Overall, the Online Safety Bill has sparked concerns among technology companies and privacy advocates who emphasize the need to uphold end-to-end encryption and protect user privacy while addressing legitimate concerns about online safety and illegal content. The outcome of this ongoing debate will have far-reaching implications for the future of online communication and the delicate balance between privacy, security, and public safety.

3. MOVEit Ripples Continue to be Felt in Massive CalPERS Breach

The personal information of approximately 769,000 retired California employees and beneficiaries, including Social Security numbers, has been exposed in a data breach, according to CalPERS, the country's largest public pension fund. The breach occurred as a result of a cyberattack on a third-party vendor responsible for verifying deaths. The vendor, PBI Research Services/Berwyn Group, also experienced a data breach where the personal information of at least 2.5 million Genworth Financial policyholders, including Social Security numbers, was stolen by the same cybercriminal group.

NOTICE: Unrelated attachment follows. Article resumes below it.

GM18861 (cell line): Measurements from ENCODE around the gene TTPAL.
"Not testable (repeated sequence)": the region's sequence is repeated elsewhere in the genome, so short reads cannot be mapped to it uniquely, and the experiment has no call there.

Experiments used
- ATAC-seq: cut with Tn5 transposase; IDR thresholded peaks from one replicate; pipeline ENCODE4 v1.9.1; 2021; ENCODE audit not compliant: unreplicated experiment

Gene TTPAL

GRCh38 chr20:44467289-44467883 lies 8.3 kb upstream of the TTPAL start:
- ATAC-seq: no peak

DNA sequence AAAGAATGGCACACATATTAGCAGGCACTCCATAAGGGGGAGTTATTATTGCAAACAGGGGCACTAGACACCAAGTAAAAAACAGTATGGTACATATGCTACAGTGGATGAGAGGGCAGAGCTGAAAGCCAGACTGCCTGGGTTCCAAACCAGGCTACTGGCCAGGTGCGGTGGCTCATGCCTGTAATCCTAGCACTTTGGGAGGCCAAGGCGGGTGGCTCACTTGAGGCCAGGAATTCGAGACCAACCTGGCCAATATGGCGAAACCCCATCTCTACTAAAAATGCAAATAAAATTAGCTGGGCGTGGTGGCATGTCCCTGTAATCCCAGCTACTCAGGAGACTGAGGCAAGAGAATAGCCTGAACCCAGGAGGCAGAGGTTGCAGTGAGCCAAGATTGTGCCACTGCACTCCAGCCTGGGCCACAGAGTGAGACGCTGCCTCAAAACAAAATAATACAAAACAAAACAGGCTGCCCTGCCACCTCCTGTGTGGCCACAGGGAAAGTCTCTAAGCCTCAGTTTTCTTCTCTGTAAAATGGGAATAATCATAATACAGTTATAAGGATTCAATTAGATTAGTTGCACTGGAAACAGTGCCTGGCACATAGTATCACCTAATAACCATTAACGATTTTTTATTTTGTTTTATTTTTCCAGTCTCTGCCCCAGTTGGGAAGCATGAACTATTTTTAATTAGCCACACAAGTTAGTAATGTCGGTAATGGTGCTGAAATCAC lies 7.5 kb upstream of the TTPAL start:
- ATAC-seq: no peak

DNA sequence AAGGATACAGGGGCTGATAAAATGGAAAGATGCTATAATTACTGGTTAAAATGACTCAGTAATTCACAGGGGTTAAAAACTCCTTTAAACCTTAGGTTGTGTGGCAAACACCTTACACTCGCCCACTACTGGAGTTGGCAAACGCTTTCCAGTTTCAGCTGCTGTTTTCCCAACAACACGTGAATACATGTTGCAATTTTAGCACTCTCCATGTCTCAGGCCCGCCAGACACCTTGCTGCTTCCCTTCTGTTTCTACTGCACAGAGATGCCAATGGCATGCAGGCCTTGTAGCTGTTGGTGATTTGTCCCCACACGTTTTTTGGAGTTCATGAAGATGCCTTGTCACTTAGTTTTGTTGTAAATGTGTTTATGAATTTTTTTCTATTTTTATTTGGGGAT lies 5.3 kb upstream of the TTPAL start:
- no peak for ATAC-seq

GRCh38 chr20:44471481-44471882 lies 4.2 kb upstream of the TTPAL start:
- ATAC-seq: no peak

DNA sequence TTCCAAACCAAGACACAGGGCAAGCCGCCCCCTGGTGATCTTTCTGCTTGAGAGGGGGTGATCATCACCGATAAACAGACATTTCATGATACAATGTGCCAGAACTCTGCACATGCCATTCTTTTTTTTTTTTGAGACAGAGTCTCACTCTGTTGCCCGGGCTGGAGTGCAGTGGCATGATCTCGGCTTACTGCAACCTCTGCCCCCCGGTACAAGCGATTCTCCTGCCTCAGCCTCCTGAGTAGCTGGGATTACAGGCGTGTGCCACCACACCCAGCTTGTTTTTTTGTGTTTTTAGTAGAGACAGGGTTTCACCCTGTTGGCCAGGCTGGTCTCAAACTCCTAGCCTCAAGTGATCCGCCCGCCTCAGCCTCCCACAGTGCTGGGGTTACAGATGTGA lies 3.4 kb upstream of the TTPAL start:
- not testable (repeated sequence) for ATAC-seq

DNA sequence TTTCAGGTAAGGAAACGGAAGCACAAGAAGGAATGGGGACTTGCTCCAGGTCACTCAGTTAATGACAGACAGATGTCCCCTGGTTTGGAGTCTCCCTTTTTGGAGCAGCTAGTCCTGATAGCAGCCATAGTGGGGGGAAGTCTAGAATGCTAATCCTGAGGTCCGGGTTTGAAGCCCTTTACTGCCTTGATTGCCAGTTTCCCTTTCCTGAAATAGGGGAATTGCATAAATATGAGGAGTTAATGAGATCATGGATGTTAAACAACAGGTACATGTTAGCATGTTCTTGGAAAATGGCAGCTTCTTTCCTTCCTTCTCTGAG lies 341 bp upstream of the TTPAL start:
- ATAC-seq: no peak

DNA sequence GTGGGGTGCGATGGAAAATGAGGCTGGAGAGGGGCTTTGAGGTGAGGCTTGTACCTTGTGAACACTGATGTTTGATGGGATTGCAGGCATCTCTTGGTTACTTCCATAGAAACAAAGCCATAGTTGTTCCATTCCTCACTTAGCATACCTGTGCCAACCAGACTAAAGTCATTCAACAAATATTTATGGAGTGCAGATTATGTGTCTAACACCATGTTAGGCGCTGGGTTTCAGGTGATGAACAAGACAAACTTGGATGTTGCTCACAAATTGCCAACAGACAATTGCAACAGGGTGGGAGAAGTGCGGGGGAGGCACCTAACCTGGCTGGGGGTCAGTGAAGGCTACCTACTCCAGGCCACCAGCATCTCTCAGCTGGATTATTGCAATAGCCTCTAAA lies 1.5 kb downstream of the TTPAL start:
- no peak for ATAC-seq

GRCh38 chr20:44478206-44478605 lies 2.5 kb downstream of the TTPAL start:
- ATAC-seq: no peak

MOVEit Ripples Continue to be Felt in Massive CalPERS Breach

The breach of the file-transfer application, MOVEit, has impacted numerous organizations globally, including federal agencies, universities, and major companies such as Ernst & Young, British Airways, and the BBC. The criminal gang behind the attack, known as Cl0p, has been extorting victims and threatening to release their data online if they refuse to pay. CalPERS and Genworth have taken steps to mitigate the damage caused by the breach, including offering affected individuals credit monitoring and identity theft protection.

This incident highlights the vulnerability of supply-chain hacks and the importance of strong defense in depth security measures and implementing zero-trust principles. CalPERS CEO, Marcie Frost, expressed dissatisfaction with the breach and emphasized the need for immediate action to protect members' financial interests. CalPERS, with its significant assets and membership, aims to address the breach's impact and ensure long-term safeguards are in place. As investigations continue, affected individuals will be notified, and efforts to enhance security measures will be implemented to prevent future breaches.